In FIG. 22c, the surface 48 of the slider core is inserted into the end of the slider support 45 of the sliding assembly and in the form of a semi-cylinder in such a manner that the slider core 46 freely rotate around an axis at right angles to the sliding channel inside the slider support 45, i.e., around y-axis of FIG. 22c. The slider core 46 has a predetermined radius of curvature in an axial direction perpendicular to the sliding channel, i.e., in the thickness direction (in a y-axis direction in FIG. 22c).

As shown in FIG. 22b, the surface 47 of the slider core in contact with the channel of upper sliding plate has the radius of curvature of rLS in the thickness direction, wherein the radius of curvature (rLS) of the thickness direction of the surface has a value that is the same as or smaller than the radius of curvature (rL) of the thickness direction of the sliding channel 21. The surface 48 of the slider core may be formed without the radius of curvature in the thickness direction. In FIG. 22b, BLS means a thickness of the slider core 46.

Detailed dimensions of the slider core 46 that is in contact with the channels 21 in the upper sliding plate 20, i.e., the radius of curvature (RLS, rLS) of the surface 47, the radius of curvature (RMS) of the surface 48, the arc angle (ΦTS) of the upper surface, the thickness (BLS) and the buried depth (DMS), are determined according to dimensions of the sliding channel of the sliding pendulum seismic isolation system. Detailed dimensions of the slider core 46 that is in contact with the channels 11 of the lower sliding plate 10 can be determined in the same way. To reduce friction between the slider core 46 and the sliding channel 11 and friction between the slider core 46 and the slider support 45, preferably, each friction surface is coated with coating material of a small friction coefficient, which can be obtained in the market, for example, TEFLONŽ.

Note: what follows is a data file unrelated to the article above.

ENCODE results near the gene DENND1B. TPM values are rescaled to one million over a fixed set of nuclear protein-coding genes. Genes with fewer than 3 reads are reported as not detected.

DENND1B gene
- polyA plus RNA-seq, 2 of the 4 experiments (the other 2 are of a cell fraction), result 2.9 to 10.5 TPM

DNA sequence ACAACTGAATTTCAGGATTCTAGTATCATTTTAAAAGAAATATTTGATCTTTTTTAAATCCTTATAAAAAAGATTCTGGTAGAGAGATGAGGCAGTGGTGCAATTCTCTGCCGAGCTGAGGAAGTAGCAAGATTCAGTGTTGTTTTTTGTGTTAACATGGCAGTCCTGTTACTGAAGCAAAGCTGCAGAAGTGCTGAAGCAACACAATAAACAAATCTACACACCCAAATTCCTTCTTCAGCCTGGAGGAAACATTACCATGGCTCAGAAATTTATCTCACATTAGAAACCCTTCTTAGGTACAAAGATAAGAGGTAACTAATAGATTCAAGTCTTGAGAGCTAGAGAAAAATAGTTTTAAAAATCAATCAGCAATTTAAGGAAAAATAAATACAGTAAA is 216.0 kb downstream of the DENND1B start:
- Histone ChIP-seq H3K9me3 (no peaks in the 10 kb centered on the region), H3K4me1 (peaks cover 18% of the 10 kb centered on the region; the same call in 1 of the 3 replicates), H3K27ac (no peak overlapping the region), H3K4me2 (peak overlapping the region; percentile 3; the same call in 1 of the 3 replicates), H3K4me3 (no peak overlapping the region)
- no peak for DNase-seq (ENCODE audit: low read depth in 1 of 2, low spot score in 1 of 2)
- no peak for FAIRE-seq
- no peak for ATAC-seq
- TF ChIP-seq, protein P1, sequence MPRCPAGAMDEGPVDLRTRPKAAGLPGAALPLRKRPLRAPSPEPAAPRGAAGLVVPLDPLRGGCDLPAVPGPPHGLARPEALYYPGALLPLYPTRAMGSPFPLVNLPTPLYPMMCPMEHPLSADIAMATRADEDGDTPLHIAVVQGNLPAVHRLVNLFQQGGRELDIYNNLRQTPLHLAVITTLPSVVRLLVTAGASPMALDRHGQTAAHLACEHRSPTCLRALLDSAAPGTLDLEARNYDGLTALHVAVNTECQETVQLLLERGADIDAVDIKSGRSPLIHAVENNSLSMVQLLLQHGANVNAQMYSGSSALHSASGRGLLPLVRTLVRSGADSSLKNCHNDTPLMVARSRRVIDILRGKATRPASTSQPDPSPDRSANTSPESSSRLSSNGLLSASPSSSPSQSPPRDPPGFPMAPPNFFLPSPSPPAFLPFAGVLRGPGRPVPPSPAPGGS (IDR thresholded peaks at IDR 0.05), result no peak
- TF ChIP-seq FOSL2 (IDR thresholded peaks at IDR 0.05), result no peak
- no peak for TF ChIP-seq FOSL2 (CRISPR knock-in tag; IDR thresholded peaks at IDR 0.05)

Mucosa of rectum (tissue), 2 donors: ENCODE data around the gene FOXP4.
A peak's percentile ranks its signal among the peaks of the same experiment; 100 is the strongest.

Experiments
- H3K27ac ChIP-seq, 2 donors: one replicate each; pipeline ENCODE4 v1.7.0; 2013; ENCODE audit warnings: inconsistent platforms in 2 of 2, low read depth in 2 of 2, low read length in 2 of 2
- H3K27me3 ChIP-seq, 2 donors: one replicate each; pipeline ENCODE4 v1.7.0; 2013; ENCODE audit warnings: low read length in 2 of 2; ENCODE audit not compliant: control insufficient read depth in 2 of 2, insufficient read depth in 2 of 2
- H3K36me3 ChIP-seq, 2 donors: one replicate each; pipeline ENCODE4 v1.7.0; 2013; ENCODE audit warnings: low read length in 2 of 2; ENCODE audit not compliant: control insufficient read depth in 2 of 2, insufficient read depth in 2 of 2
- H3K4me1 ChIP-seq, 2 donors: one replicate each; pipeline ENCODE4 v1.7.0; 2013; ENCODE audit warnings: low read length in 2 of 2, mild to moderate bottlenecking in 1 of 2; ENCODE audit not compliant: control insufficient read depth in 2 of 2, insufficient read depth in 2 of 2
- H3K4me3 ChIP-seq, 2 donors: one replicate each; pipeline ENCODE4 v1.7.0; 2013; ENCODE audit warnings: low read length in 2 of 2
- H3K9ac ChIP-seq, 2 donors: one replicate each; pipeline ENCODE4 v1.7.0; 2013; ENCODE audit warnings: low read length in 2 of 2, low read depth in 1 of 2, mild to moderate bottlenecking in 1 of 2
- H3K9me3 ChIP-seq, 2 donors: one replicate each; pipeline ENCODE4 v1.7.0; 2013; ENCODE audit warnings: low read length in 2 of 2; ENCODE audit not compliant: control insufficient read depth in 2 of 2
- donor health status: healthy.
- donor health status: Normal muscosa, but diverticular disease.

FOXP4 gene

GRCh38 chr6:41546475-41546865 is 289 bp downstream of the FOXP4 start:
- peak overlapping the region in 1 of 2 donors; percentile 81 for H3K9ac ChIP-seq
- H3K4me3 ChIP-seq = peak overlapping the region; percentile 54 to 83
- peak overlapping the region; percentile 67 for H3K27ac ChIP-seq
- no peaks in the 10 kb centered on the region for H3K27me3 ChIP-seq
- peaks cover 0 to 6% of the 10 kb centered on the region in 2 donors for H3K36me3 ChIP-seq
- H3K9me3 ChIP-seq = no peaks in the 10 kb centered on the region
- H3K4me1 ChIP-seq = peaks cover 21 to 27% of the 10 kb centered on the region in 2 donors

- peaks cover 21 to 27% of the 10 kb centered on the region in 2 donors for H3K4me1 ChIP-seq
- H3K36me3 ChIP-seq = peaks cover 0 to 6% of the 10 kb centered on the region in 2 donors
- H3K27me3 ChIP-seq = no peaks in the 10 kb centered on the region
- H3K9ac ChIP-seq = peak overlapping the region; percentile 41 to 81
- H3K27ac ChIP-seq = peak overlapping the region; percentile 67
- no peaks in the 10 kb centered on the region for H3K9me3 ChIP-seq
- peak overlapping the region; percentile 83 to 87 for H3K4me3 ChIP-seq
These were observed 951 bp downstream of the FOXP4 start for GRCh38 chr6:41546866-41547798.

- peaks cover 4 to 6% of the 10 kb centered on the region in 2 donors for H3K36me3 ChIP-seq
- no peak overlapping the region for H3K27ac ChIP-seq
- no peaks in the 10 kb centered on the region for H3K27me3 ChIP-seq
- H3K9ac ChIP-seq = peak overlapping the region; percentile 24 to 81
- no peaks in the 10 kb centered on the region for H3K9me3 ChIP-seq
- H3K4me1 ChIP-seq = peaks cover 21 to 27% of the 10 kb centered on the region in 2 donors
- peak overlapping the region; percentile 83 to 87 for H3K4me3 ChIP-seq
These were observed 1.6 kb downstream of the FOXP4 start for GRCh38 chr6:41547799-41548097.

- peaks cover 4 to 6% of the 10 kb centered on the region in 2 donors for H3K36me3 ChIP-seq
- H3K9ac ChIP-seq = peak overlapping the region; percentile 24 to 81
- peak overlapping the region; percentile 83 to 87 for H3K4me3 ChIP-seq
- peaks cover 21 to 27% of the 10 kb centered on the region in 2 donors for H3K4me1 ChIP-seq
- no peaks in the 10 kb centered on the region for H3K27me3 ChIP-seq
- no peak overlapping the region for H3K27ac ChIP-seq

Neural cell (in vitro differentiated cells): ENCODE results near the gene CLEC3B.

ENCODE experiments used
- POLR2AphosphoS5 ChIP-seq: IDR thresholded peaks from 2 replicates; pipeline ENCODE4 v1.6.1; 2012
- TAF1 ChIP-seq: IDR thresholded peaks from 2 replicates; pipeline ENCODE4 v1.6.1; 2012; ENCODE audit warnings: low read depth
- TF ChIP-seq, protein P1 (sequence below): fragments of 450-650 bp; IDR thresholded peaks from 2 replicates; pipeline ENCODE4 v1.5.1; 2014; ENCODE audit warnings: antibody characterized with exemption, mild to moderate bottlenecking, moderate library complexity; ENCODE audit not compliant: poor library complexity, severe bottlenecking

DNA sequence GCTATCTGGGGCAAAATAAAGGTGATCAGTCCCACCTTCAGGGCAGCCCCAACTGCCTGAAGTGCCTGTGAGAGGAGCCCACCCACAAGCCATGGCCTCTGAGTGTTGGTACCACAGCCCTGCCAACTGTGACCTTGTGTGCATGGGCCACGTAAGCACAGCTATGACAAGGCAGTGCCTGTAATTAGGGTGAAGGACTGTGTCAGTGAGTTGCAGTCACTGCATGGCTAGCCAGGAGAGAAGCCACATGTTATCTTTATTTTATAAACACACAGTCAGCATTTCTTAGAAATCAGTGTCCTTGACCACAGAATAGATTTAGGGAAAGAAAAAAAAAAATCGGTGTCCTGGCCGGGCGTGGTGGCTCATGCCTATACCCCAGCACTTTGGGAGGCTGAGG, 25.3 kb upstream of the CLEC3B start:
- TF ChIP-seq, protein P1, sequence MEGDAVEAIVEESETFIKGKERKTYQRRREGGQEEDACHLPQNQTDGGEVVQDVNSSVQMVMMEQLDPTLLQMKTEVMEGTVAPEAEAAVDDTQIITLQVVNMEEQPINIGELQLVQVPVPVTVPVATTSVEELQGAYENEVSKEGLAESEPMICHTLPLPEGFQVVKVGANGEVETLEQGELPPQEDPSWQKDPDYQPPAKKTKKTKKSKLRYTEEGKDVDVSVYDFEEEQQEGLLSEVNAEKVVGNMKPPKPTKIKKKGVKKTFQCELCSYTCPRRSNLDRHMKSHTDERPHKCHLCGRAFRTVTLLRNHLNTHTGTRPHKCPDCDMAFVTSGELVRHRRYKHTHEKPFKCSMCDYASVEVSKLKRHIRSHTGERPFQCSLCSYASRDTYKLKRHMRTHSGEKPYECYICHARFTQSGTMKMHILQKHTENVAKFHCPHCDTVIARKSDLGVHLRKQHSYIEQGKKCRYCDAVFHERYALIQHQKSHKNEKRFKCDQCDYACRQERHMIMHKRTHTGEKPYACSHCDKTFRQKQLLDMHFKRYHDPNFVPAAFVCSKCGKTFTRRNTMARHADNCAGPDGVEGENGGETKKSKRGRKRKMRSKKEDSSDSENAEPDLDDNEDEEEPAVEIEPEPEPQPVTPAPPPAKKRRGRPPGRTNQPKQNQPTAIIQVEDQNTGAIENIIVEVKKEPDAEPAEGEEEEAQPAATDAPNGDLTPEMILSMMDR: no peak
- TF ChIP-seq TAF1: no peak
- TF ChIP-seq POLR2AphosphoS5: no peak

In this embodiment, because the surface 48 of the slider core 46 freely rotates inside the slider support 45, when the sliding assembly 30 slides in the sliding channels 11 and 21, the surface of the slider core 46 of the sliding assembly being in contact with the sliding channels 11 and 21 can remain unchanged. That is, as shown in FIG. 7e, because the slider core 46 rotates even though the sliding assembly 30 moves from the sliding channels 11 and 21 to both ends of the sliding channel, a contact area between the slider core 46 and the sliding channel is kept uniform, and thus compressive force (P) is always transferred through the center of the slider. Therefore, the movement of the sliding assembly 30 is performed in a more stable state.

Referring to FIGS. 23a through 23 d, another embodiment of the sliding assembly of the present invention will be described.

FIG. 23a is a perspective view of a hemispherical slider core 50 having a hemispheric lower part. FIG. 23b is a perspective view of a shape that the hemispherical slider core 50 is mounted on the slider support 45. FIG. 23c is a sectional view of a state that the sliding assembly is mounted on the bi-directional sliding pendulum seismic isolation system, and FIG. 23d is an enlarged view of portion 23 d of FIG. 23c.

In the hemispherical slider core 50 of this embodiment, the surface 51 in direct contact with the sliding channel 11 of the lower sliding plate 10 has the radius of curvature (RTS) in the x-axis direction, which is the same as or smaller than the radius of curvature (RT) of the longitudinal direction of the sliding channel 11 of the lower sliding plate 10. The surface 51 in direct contact with the sliding channel 21 of the upper sliding plate 10 has the radius of curvature (RLS) in the x-axis direction, which is the same as or smaller than the radius of curvature (RL) of the longitudinal direction of the sliding channel 21 of the upper sliding plate 20 and the radius of curvature (rLS) in the y-axis direction, which is the same as or smaller than the radius of curvature (rL) of perpendicular direction of the sliding channel. In the slider core 50 of this embodiment, a surface 52 inserted into the slider support 45 is in the form of a sphere of a predetermined radius (RMS) (see FIG. 23d).